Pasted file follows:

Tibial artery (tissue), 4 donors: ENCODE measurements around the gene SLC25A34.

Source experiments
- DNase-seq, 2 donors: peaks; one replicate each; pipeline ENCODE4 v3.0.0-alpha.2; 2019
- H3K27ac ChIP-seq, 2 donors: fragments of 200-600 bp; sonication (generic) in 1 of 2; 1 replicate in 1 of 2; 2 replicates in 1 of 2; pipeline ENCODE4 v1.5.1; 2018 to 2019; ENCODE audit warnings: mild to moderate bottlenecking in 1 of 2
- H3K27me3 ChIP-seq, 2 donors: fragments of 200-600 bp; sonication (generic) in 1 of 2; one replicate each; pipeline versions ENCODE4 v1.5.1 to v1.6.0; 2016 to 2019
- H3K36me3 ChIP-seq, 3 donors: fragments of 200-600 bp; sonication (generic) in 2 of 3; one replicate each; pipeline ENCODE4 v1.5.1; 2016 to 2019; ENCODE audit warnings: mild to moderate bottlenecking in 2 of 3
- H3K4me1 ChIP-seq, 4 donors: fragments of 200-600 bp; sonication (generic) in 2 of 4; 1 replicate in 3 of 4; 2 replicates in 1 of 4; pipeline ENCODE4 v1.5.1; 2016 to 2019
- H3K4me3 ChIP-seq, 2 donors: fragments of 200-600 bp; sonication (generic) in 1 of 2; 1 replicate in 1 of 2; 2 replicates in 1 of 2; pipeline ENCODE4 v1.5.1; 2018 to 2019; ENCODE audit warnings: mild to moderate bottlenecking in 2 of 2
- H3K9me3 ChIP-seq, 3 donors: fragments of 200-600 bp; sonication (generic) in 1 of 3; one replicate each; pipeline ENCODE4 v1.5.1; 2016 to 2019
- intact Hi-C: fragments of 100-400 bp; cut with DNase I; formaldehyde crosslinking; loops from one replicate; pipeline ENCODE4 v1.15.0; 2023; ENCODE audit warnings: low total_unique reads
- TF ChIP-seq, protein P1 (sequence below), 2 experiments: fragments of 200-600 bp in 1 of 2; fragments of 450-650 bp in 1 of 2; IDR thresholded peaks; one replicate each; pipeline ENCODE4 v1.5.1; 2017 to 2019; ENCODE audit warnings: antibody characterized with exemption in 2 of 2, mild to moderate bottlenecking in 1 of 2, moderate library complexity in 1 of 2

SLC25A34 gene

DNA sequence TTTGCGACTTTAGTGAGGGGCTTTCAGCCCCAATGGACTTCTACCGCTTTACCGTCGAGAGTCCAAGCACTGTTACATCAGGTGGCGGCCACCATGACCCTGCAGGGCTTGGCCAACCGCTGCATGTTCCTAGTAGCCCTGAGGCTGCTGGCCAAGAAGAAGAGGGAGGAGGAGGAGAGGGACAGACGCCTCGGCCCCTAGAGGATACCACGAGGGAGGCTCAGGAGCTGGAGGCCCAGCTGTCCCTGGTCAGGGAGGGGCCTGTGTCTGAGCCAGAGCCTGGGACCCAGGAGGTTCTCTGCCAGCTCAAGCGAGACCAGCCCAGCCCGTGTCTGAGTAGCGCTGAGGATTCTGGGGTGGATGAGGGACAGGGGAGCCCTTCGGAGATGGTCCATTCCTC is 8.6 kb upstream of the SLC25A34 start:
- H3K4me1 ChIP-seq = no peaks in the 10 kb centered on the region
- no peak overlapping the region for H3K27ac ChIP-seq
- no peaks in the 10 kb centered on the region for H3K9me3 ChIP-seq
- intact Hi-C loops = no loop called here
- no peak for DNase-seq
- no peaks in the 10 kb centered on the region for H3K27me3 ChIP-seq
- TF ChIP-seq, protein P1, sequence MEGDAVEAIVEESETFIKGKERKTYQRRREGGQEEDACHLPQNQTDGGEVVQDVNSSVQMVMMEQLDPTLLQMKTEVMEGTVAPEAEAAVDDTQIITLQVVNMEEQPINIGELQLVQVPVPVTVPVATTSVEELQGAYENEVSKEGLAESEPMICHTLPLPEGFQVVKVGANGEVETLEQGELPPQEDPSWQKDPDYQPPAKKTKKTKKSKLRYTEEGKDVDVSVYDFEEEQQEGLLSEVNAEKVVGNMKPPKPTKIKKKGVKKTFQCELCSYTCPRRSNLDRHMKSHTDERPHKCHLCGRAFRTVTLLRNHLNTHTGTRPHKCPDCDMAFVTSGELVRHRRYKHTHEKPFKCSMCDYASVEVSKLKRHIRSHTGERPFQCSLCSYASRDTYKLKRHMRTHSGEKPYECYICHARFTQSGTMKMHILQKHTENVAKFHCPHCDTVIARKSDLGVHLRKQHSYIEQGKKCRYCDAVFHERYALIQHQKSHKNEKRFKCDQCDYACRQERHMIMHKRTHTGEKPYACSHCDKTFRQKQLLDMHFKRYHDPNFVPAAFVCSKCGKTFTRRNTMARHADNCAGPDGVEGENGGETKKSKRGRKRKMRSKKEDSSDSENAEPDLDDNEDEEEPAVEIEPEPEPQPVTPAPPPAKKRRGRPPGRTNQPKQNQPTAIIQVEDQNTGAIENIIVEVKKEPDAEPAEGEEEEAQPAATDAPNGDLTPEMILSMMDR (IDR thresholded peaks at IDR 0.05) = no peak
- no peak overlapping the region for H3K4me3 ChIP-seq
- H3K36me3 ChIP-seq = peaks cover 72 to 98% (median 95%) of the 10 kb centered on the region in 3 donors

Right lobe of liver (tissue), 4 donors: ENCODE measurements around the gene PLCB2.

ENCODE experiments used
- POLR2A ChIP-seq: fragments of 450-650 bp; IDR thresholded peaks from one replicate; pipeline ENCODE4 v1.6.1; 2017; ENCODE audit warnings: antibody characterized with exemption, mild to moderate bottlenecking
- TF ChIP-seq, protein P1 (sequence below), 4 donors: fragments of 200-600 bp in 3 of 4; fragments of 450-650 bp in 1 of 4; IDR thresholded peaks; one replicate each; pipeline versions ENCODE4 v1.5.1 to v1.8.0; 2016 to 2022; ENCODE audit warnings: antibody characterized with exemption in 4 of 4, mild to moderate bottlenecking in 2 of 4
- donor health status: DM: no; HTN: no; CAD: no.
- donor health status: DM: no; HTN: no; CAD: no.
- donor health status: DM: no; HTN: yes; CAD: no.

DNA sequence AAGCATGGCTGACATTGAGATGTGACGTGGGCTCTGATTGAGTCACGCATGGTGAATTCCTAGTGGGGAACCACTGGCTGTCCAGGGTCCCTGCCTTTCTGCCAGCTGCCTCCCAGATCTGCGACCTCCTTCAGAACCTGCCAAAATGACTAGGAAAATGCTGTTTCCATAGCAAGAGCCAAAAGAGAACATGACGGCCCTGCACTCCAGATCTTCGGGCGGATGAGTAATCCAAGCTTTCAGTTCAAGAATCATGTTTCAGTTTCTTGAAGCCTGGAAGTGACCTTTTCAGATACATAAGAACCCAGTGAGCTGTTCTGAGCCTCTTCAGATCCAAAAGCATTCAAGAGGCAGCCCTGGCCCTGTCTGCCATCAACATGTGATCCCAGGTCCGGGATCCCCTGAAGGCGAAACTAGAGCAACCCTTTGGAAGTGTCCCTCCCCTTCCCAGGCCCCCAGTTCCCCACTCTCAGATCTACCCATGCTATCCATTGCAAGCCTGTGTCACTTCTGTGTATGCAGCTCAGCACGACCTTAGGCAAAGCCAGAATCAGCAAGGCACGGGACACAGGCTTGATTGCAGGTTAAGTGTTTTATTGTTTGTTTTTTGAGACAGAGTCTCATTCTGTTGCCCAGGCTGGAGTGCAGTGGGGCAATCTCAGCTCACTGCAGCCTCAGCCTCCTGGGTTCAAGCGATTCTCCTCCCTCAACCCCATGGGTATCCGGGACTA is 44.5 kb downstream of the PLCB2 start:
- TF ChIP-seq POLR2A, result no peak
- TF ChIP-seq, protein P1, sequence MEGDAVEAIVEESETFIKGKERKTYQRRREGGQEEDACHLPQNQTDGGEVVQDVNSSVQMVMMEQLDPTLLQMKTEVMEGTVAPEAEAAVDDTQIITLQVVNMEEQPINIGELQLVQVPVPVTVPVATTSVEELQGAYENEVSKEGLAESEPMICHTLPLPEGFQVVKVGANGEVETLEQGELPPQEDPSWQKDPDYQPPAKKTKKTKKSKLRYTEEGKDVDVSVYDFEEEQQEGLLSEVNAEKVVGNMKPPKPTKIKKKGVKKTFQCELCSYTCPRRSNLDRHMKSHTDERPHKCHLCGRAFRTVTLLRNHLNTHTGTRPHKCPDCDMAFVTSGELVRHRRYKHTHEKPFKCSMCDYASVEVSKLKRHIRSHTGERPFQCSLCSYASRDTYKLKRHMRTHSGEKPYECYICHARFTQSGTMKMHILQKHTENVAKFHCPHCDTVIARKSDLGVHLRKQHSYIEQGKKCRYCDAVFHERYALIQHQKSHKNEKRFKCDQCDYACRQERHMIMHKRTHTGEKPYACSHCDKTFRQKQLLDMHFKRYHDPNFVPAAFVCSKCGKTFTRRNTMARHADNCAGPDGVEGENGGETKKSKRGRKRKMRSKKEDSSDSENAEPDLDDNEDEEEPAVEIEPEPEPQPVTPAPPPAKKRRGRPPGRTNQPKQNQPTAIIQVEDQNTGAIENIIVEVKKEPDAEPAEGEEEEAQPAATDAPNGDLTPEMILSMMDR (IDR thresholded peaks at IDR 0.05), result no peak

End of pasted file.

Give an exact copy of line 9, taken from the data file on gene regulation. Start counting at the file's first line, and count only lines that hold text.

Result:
- H3K9me3 ChIP-seq, 3 donors: fragments of 200-600 bp; sonication (generic) in 1 of 3; one replicate each; pipeline ENCODE4 v1.5.1; 2016 to 2019